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Update: The U.S. Supreme Court officially ruled Tuesday, Oct. 13, that the Trump administration may officially end the census early, though many critics have voiced outcry that this decision comes at the cost of accuracy and fairness.

Only last week, The Malibu Times reported that a federal judge named Lucy Koh from San Jose had issued an injunction that would revert the census to an earlier schedule that would have had it end on Saturday, Oct. 31, instead of this Thursday, Oct. 15. 

Originally extended to accommodate the pandemic, the 2020 census had been the subject of a series of legal battles which resulted in about two extra weeks of data collection, a fact The Associated Press characterized as a win for opponents of the Trump administration. 

“However,” Mike Schneider of  The Associated Press wrote, “the ruling increased the chances of the Trump administration retaining control of the process that decides how many congressional seats each state gets—and by extension how much voting power each state has.” Along with congressional seats, census data is also utilized to determine the allocation of federal funding.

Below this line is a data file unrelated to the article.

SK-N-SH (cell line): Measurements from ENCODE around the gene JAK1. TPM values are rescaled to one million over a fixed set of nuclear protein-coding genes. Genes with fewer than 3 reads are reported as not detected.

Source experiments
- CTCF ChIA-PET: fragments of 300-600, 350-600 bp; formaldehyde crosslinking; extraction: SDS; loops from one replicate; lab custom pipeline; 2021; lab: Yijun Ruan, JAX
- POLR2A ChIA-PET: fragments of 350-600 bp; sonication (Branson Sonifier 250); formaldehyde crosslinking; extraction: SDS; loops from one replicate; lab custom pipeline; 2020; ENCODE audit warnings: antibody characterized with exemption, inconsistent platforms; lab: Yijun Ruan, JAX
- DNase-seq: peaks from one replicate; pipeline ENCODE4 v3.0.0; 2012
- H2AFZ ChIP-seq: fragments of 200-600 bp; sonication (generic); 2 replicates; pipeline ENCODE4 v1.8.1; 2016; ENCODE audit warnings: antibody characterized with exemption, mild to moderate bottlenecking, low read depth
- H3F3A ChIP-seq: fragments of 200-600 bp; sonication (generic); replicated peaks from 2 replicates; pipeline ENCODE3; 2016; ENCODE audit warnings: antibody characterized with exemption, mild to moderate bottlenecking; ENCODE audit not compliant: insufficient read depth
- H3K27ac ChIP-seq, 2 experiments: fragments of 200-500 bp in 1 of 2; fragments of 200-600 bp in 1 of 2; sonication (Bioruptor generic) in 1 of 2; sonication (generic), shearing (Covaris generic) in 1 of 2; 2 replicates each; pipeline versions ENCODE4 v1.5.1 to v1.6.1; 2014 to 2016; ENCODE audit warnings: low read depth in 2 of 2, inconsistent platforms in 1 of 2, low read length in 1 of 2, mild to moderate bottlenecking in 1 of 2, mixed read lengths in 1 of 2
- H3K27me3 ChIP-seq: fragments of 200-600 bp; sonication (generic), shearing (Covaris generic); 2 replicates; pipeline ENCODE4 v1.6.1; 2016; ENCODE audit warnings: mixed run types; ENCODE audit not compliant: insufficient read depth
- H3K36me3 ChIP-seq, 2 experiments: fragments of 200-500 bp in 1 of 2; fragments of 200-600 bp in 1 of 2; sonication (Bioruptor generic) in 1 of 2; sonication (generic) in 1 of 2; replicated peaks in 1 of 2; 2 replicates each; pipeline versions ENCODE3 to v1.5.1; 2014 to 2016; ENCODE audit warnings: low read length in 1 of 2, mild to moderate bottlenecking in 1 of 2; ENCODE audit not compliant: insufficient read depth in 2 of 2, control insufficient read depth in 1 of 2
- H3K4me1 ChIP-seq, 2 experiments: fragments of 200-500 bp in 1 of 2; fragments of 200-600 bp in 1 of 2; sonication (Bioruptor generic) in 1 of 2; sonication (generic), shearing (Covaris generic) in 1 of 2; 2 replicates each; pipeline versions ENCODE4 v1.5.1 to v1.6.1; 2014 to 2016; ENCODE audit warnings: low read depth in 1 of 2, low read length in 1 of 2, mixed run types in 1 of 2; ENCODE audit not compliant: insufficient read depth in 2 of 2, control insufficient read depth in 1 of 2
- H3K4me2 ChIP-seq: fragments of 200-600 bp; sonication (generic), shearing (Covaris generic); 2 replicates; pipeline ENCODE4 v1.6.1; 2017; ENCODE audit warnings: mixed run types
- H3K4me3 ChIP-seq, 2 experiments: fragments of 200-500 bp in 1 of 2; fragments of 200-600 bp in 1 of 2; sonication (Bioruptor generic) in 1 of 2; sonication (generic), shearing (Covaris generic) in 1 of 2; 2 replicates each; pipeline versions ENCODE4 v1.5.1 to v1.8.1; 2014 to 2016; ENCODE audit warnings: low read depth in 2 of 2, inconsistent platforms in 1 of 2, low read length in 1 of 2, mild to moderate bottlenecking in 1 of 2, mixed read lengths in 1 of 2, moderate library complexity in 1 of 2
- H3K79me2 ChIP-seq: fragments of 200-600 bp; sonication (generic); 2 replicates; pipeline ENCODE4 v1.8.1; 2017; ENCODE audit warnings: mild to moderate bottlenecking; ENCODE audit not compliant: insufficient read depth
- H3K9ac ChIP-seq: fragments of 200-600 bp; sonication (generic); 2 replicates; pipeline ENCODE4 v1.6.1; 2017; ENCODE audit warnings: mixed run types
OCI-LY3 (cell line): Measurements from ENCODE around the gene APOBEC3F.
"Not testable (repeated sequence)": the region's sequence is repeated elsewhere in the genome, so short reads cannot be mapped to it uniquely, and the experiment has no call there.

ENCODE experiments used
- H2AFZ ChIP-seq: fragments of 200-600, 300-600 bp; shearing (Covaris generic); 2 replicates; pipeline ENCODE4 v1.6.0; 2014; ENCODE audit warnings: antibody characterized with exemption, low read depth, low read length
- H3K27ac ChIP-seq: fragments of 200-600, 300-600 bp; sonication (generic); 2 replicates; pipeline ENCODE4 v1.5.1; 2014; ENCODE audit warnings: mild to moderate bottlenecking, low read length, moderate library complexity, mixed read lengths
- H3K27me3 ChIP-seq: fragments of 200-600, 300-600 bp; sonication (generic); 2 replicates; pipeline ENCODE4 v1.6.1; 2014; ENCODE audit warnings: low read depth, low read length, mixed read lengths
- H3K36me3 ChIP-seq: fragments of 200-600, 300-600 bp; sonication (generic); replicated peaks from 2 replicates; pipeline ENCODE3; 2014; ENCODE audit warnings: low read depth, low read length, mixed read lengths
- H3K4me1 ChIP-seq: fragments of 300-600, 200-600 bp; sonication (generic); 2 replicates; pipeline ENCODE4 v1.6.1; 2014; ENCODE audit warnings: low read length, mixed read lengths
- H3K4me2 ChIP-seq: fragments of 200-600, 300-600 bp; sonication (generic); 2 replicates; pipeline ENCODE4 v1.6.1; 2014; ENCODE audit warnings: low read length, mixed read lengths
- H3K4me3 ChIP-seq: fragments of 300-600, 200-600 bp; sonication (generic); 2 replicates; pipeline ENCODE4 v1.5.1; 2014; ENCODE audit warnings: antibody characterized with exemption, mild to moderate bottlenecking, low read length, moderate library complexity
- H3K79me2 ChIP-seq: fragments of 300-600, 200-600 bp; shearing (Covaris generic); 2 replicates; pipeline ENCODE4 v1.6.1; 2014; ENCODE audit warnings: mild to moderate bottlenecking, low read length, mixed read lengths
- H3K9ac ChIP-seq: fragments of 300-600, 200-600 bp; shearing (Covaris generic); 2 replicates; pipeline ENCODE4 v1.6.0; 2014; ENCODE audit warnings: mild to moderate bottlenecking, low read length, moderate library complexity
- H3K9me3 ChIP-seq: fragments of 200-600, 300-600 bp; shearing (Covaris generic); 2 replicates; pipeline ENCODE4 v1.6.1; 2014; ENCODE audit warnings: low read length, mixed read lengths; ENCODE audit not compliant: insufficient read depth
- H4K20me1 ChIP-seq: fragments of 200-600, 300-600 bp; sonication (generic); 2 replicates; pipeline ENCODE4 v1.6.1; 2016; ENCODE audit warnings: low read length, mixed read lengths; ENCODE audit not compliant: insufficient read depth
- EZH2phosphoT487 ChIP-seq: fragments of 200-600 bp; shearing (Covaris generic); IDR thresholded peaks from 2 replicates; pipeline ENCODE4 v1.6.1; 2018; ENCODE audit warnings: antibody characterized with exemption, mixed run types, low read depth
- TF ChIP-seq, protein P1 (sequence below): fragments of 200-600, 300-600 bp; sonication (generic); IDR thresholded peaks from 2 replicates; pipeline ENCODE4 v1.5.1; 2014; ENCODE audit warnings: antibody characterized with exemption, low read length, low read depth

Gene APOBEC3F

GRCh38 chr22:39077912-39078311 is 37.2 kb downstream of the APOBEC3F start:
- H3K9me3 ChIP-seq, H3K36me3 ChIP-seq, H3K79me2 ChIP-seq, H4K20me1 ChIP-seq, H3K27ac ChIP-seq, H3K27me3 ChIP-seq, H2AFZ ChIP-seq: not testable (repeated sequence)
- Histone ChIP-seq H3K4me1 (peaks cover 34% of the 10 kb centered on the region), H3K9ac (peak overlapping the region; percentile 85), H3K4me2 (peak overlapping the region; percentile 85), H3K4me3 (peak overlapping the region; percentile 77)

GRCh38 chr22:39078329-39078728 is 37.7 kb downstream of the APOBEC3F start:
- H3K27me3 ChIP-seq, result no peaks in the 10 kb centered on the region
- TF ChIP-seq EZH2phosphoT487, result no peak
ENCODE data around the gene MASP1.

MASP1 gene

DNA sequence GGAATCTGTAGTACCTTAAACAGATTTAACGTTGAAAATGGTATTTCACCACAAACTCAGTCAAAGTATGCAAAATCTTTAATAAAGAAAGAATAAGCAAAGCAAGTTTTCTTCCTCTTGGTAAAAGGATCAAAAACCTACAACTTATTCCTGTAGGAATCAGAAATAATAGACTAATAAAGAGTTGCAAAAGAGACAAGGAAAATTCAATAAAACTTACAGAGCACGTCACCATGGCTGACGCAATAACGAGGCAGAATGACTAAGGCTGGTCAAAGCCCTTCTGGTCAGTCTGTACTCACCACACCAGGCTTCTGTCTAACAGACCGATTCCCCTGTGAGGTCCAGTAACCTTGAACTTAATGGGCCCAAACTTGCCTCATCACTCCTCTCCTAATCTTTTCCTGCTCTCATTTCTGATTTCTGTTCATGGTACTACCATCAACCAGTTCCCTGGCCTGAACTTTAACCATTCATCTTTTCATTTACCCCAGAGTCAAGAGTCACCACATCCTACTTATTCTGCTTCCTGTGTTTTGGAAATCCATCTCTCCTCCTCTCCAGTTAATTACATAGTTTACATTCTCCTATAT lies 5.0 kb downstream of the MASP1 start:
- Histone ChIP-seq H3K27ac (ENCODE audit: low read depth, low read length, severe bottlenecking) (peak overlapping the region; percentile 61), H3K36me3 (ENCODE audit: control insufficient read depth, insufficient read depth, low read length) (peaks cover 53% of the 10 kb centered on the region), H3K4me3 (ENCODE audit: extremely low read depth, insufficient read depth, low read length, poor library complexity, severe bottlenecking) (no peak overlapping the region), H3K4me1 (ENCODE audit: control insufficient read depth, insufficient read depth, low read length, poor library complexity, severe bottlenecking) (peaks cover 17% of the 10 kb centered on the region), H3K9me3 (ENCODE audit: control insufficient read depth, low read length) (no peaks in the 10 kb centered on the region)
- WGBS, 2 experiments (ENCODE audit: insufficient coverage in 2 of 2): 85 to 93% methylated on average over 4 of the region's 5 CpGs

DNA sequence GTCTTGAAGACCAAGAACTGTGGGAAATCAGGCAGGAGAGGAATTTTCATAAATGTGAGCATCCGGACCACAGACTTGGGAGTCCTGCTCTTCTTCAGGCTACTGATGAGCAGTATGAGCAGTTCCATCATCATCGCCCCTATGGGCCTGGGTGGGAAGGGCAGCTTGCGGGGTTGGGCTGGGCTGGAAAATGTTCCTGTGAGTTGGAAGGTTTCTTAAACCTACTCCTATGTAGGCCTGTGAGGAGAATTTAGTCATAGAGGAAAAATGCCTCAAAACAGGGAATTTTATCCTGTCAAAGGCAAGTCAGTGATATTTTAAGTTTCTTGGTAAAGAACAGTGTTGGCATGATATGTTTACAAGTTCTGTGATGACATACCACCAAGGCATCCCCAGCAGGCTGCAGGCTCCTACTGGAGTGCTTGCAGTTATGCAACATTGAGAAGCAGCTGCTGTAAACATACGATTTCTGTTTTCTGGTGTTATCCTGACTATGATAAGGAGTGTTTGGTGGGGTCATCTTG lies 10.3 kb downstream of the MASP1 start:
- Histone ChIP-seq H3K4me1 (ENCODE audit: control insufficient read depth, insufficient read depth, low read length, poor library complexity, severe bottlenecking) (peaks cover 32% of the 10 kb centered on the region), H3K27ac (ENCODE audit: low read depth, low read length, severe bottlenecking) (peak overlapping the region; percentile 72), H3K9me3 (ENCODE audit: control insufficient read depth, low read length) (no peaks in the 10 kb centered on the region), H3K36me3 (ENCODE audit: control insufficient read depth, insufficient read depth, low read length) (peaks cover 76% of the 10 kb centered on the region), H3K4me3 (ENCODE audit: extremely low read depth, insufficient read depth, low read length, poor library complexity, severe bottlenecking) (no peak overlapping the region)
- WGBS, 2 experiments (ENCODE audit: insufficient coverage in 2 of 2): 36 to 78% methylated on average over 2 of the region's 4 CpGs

As in years prior, Malibu has reported one of the lowest response rates in the country, according to data from the census. While the self-response rate statewide is 69.3 percent, Malibu’s self-response rate is just 41.7 percent. 


 

The deadline for the 2020 U.S. Census was extended from Wednesday, Sept. 30, to Saturday, Oct. 31, according to a ruling by federal judge Lucy Koh of San Jose. Koh’s injunction is the latest in a series of legal battles surrounding the count this year, which have resulted in the period of data collection for the census shifting more than once. 

That means Malibu residents have additional time to submit their census forms. As in years prior, Malibu has reported one of the lowest response rates in the country, according to data from the census. While the self-response rate statewide is 69.3 percent, Malibu’s self-response rate is just 41.6 percent.

The census is used to determine how federal funding is distributed and how much representation an area has in government—things like house seats.

Any Malibu residents who have yet to submit their census forms can do so by visiting 2020census.gov.

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